Black Box Thinking – Reframing Failure & Success

51H9Pp5odlL.jpg I found this gem of a European summer read at a book exchange in Berlin. Despite the front cover endorsement by the Daily Mail it turned out to be full of valuable ideas and engaging stories. Matthew Syed‘s intention here is to challenge traditional ways of viewing success and failure. I found plenty of connections throughout the book with education and came away with a valuable reminder of the importance of holding one’s ideas lightly.

One of the central comparisons that threaded through the book was the different approaches to failure in medicine and aviation. The former is structured to reframe – and thus ignore – mistakes and the latter uses failures to develop, redesign and progress. Syed argues that viewing failure as profoundly negative and something to be ashamed of prevents us from high levels of performance; “progress in most human activities depends, in large part, on our willingness to learn from failure” (94).

The word ‘failure’ has a stigma for me. I find it blunt and abrasive; rarely do I find use for it. In education, what constitutes a failure is still a learning opportunity. However, Syed warns of danger of protecting ideas from the possibility of failure (120). Part of that is perhaps hiding from the lack of success by searching for evidence of some success. In a classroom something might work for a minority, but it has failed for most of the class. How often does that small slice of success stop me from making genuine change and progress?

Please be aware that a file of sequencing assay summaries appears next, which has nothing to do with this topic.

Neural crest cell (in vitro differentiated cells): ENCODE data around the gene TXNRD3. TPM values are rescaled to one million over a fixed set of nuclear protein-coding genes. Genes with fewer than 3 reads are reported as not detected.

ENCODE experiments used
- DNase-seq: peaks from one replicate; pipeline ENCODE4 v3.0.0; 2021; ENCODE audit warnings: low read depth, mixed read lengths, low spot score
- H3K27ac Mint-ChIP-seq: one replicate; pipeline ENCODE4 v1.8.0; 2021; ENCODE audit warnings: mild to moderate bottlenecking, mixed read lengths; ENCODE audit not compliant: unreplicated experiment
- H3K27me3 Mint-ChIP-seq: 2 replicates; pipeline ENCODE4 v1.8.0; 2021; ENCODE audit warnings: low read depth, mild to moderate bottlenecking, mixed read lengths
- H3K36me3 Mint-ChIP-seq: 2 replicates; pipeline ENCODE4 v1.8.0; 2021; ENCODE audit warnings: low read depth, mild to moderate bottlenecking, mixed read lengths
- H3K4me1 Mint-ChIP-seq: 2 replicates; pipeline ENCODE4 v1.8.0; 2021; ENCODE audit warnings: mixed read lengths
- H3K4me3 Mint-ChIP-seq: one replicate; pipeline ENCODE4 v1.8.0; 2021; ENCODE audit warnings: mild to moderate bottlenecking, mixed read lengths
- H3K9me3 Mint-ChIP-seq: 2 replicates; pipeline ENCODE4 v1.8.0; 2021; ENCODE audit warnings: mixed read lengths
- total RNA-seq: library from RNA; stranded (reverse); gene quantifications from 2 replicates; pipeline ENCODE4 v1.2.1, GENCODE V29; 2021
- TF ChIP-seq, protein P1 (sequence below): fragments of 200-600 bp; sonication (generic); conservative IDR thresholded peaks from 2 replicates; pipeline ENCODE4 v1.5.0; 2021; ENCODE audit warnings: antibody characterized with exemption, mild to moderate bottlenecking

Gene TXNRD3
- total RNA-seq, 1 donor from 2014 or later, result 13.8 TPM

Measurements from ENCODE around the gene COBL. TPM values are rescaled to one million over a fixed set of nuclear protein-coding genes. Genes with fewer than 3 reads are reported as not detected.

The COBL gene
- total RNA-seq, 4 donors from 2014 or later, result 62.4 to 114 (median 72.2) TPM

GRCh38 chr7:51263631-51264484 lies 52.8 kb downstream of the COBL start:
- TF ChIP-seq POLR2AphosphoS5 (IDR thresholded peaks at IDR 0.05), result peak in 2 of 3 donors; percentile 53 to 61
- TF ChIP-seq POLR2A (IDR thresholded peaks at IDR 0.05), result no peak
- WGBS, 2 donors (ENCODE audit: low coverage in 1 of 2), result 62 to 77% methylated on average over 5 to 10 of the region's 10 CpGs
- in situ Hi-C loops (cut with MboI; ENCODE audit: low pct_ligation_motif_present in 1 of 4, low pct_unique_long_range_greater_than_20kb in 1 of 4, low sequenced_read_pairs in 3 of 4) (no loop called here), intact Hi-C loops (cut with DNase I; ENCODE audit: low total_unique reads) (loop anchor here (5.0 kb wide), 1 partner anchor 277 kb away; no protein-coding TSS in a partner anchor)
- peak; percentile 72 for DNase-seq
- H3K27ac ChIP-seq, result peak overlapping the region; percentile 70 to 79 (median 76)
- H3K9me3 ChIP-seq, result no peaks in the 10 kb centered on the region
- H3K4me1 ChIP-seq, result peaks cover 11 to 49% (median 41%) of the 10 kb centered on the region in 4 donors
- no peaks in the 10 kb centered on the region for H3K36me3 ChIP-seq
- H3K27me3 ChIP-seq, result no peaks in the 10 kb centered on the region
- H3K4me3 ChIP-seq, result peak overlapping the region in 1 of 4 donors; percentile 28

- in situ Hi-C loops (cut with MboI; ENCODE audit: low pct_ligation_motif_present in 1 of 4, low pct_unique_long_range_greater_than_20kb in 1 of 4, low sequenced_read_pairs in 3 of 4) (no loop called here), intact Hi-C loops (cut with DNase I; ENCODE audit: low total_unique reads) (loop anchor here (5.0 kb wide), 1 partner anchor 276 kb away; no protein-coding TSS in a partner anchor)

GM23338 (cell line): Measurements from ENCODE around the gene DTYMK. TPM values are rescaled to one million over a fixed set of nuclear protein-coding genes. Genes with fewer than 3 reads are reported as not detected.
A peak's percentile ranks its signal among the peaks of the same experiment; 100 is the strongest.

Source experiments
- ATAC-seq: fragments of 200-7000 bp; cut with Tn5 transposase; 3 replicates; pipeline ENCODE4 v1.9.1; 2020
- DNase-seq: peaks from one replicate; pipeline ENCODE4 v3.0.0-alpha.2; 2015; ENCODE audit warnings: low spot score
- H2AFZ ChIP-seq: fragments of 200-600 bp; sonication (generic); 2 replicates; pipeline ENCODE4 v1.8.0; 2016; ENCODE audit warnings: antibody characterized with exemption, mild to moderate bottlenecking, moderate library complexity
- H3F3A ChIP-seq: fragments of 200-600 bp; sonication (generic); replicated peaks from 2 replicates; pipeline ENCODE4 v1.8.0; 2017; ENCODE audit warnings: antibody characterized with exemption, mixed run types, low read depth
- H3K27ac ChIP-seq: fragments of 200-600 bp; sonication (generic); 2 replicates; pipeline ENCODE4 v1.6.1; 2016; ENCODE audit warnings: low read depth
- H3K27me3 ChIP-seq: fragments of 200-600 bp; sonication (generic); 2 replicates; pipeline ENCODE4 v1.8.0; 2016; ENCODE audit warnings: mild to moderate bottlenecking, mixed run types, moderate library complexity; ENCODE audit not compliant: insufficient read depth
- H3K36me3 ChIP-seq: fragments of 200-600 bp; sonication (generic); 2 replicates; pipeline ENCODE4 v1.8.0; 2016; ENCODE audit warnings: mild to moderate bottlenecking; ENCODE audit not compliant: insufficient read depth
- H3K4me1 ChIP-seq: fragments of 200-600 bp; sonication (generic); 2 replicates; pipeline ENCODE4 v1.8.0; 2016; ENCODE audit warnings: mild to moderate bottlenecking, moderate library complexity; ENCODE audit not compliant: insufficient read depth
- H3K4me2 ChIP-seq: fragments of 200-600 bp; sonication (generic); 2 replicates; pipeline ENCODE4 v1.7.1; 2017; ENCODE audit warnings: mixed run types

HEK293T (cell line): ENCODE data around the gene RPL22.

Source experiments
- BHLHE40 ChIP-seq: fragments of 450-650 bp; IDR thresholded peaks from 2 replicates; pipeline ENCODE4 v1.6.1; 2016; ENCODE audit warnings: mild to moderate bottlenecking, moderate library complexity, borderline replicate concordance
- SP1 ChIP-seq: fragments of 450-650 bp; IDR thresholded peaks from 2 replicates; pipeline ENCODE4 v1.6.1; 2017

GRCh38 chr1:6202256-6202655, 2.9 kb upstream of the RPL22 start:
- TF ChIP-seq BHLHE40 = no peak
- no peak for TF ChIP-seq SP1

Syed also highlighted the impact of cognitive dissonance. When one is challenged for being wrong, our instinct is usually to justify ourselves to protect our self esteem, which involves filtering out evidence which contradicts our position. The book uses several examples to show how the higher one’s position of power or responsibility, the more cognitive dissonance is likely to influence decision making. A truly worrying finding that reminds me of Karen Spencer’s uLearn16 keynote, where she persuasively argued for the importance of holding your ideas lightly.

Explicit links to education where addressed in small passages that drew of Dweck’s work on the growth mindset. There was also some examples given of schools that had set up systems to celebrate failure. In part this is to address the vulnerability of high achieving students who are terrified of risk taking. As Wimbledon High School‘s head teacher put it: “we dare [the students] to fail” (287). I would be interested in reading Syed’s book devoted to analysing the education system. His perspective was a good challenge to my assumptions and a reminder of some important values.


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